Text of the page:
“If our experience is multiplied by our partners across the county, I believe we will see a positive impact in the numbers. I don’t believe we are going to see the kinds of significant increases (in homelessness) as we’ve seen in years passed,” Klasky-Gamer added.
In 2020, the county’s homeless population grew by 12.7% from the previous year. L.A. city’s numbers increased by 14.2%. In L.A. city, 41,290 people were homeless in 2020, compared to 36,165 in 2019, according to LAHSA’s homeless report. Countywide, 66,433 were homeless in 2020 compared to 58,936 in the 2019 count.
The LAHSA count does not include homeless counts done independently in the cities of Pasadena, Glendale and Long Beach.
Long Beach counted 3,296 people who were homeless earlier this year, a 62% increase since 2020. Pasadena’s count reached 512 people, a slight drop from 527 in 2020. Glendale counted 225 persons homeless, up from 169 in 2020, a 33% increase.
Klasky-Gamer also pointed to the Project Roomkey program that began shortly after the start of the pandemic, focused on sheltering homeless people in vacant hotel rooms. LA Family alone moved 700 people indoors in the last two years. Those in hotels or motels are counted as “sheltered homeless,” while those in permanent housing are no longer counted as homeless.
For nonprofits, the count is more about the location of homeless clusters than an aggregate number. A look at detailed statistics from the count would help LA Family Housing to adjust the allocation of resources. An overall higher number may increase state and federal resources directed to the problem.
Sheikh remembers a previous count that indicated a large number of homeless living in certain area parks. Her group shifted its food and clothing allocations and other services to these locations, she said.
“Data gives us some idea of how to prioritize resources, otherwise it is overwhelming,” Sheikh said.
Besides helping service organizations to better help the unhoused, the release of the count for Los Angeles County and Los Angeles city could become politicized, particularly in city, county and state races.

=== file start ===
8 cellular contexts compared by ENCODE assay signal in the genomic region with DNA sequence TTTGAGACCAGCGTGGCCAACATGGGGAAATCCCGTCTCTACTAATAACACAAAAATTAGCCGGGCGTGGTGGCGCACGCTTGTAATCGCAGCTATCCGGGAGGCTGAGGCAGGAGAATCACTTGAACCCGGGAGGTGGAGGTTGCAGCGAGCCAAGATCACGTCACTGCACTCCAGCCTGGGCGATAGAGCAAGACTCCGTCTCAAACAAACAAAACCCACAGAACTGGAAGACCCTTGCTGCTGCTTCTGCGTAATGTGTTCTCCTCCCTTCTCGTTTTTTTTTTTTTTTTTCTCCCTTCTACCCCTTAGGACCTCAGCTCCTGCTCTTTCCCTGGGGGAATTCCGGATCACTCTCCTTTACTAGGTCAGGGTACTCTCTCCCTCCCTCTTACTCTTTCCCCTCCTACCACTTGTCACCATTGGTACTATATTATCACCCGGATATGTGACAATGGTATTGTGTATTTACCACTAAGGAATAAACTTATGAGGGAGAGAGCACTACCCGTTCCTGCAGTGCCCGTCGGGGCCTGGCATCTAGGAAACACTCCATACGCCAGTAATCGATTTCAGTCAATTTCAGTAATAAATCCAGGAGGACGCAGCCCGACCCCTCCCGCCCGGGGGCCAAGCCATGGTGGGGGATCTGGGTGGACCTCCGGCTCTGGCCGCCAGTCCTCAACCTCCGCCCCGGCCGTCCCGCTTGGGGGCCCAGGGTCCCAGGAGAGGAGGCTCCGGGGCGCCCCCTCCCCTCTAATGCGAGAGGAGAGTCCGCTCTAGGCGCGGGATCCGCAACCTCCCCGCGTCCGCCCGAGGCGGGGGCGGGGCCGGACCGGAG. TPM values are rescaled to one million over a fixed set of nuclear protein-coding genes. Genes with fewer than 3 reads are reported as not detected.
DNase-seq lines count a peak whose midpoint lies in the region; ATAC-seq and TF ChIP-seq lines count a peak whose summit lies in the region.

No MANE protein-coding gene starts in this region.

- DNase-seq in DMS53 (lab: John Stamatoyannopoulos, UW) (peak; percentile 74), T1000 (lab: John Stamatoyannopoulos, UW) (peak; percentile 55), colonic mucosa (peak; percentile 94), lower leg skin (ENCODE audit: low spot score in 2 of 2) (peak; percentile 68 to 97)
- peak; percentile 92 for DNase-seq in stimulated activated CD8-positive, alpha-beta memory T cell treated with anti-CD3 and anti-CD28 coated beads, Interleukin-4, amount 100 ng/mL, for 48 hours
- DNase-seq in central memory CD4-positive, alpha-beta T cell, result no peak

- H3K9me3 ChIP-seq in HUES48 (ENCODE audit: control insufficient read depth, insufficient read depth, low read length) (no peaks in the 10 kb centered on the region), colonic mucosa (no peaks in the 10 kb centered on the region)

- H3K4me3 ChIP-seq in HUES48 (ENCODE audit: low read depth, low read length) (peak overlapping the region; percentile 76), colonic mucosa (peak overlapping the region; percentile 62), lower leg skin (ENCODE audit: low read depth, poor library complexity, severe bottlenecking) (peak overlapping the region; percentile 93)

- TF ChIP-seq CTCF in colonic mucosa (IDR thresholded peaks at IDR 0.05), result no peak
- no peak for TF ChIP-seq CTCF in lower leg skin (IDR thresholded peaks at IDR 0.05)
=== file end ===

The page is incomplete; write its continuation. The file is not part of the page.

“One thing is certain: Candidates will often repeat the number,” wrote John Pitney Jr., the Roy P. Crocker Professor of American Politics at Claremont McKenna College, in an emailed response.
“Expect candidates to talk more about homelessness in the days ahead,” Pitney wrote. “In particular, expect Rick Caruso to cite it as an example of a failed political establishment.”
Caruso, a developer, is running for mayor of Los Angeles against Karen Bass, a member of Congress representing areas west of downtown L.A. Both made solving homelessness a major issue in the campaign. Each recently unveiled their own plans for adding tiny homes, more vouchers for temporary housing, more shelters and construction of permanent housing.
While L.A. city settled a lawsuit brought by a homeless advocacy group, agreeing to spend billions on more housing units and beds for unhoused residents, especially in parts of Skid Row, L.A. County has refused to join the settlement.
L.A. County said that since the passage of Measure H in 2017 that raised millions for battling homelessness, the county has housed more than 75,000 people experiencing homelessness and in the last three years has ramped up shelter capacity by 60%.
Bales hopes the new count and the publicity it gets from politicians talking about it may create a more united front.
“It is time for our city and county to be united in one effort to address homelessness,” said Bales. “We all need to come together and do whatever it takes to immediately shelter as many people as possible.”